Have you ever been on one of those stripping jobs…
Most contractors vow never to let that happen again… and then they’re surprised by a floor that didn’t look too bad, but turned out to be covered with excessive buildup of finish or sealer. Here’s how to avoid those tricky situations once and for all.
Test! Test! Test!
To avoid surprises before stripping a floor, perform some initial testing to determine the amount of sealer and/or finish is on the floor.
Initially this may be difficult to determine what is “a lot” or “not a lot,” but with time and experience, it gets easier. After doing the job, reflect back on the initial test and you will soon learn what’s “a lot” and “not a lot.”
Test a high traffic area as well as an edge, corner, and a hard-to-reach area. These sections tend to be the most difficult to strip due to excessive buildup, usually caused by untrained technicians applying sealer and finish wall to wall with each coat. (Technically, only two coats are needed because edges, corners, and hard-to-reach areas receive very little traffic. Plus, most edges, corners, and hard-to-reach areas are stripped manually with handheld tools, making the work more difficult and time consuming.)
If your test results indicate excessive buildup, try the Machineless Stripping Technique or the Dry Scrub Technique.
Rather than stripping the floor using conventional methods, the machineless stripping technique is simple and can save a lot of time and headaches.
After all the preparatory procedures are done (clearing the area, posting wet floor signs, etc.) it is time to apply the stripper to the floor.
(This is the finish that would have been easily removed if you had agitated it with a pad or brush – and it’s also the same finish that would have quickly loaded up your stripping pads or brush.)
By removing the first several layers of floor finish without even touching the floor with mechanical equipment, you will save yourself a lot time and aggravation associated with difficult strip jobs.
After the initial application of stripper has been removed, you can now concentrate on the stubborn “stuff,” i.e., the sealer/floor finish that wasn’t removed using the machineless method. To remove the rest of the floor finish, apply fresh stripper to the same area and allow the appropriate amount of dwell time followed by normal stripping procedures.
By employing a machineless stripping technique initially, you will reduce the amount of slurry created during the mechanical agitation part of the job. You will also not go through as many pads and you will find that the process is a much neater and cleaner experience overall.
Another technique that can be employed with some success is to dry scrub using an orbital scrubber (such as the Square Scrub Floor Scrubber) to remove the first several layers of finish.
This process requires no water. The machine will pulverize the top layers of floor finish, turning it into a fine dust that can be removed with a vacuum cleaner. You can then follow with a standard wet strip procedure.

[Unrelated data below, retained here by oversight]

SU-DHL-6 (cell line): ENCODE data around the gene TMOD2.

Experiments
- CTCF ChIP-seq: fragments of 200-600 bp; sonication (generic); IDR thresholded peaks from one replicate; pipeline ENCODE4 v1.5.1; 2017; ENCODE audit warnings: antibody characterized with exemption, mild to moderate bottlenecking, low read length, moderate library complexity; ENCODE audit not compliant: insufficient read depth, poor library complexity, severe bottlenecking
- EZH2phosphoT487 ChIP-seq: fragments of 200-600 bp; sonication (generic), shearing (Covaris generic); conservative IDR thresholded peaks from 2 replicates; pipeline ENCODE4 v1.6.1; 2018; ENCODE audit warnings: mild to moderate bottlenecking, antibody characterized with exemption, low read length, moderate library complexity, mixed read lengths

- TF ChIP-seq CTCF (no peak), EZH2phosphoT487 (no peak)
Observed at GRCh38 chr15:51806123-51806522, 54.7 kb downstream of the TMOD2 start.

The use of Hi-Productivity pads or an aggressive brush may be required. Hi-Productivity pads have an open weave design that holds a lot of slurry (slurry is the combination of emulsified sealer/finish and stripper) before having to be rinsed, cleaned, or thrown away. If the pad fills up with slurry relatively quickly, it is an indication that a brush should be used.
Brushes tend not to fill up as quickly, but when they do, they are easier to rinse and clean, whereas a pad can be much more difficult to clean. For really bad floors, the use of a stripping brush impregnated with silicon carbide may be more effective.
Note: Be careful of floors sensitive to heavy abrasion; a brush impregnated with silicon carbide could scratch the floor. Always test in an inconspicuous spot before proceeding with the entire area.
Dealing with floors that are coated with excessive buildup of sealer and/or floor finish can be a challenge, by allowing the product to work with you instead of against you, you’ll lessen the burden and decrease the difficulty of the job.
Designed for heavy-duty wet stripping. Aggressively removes wax, dirt, and old finish. For use with machines up to 350 RPM. Pads are packed 5 per case.
This brush is made of silicon carbide-impregnated nylon bristles that are self-replenishing as the brush ages. Aggressive enough for general scrubbing or stripping finishes, this pad will outlast 100 floor pads!
When you need a dependable wet/dry vac in your equipment arsenal, look no further than this great model from Minuteman. Durable construction, large capacity, a powerful motor—everything you need in one compact package!
Melt Down Plus is fast-acting, and was specifically developed to quickly strip multiple coats of burnished finish from a variety of floors. Its rinse-free, low-pH formula requires no neutralization after use. This low-odor formula is ideal for use in occupied areas or around sensitive individuals.
This tool is designed to deliver maximum leverage to wall and floor surfaces. Made of super-durable materials, this long scraper is angled to get into the tightest corners. Both sharp and dull edges handle problematic caked-on deposits with ease.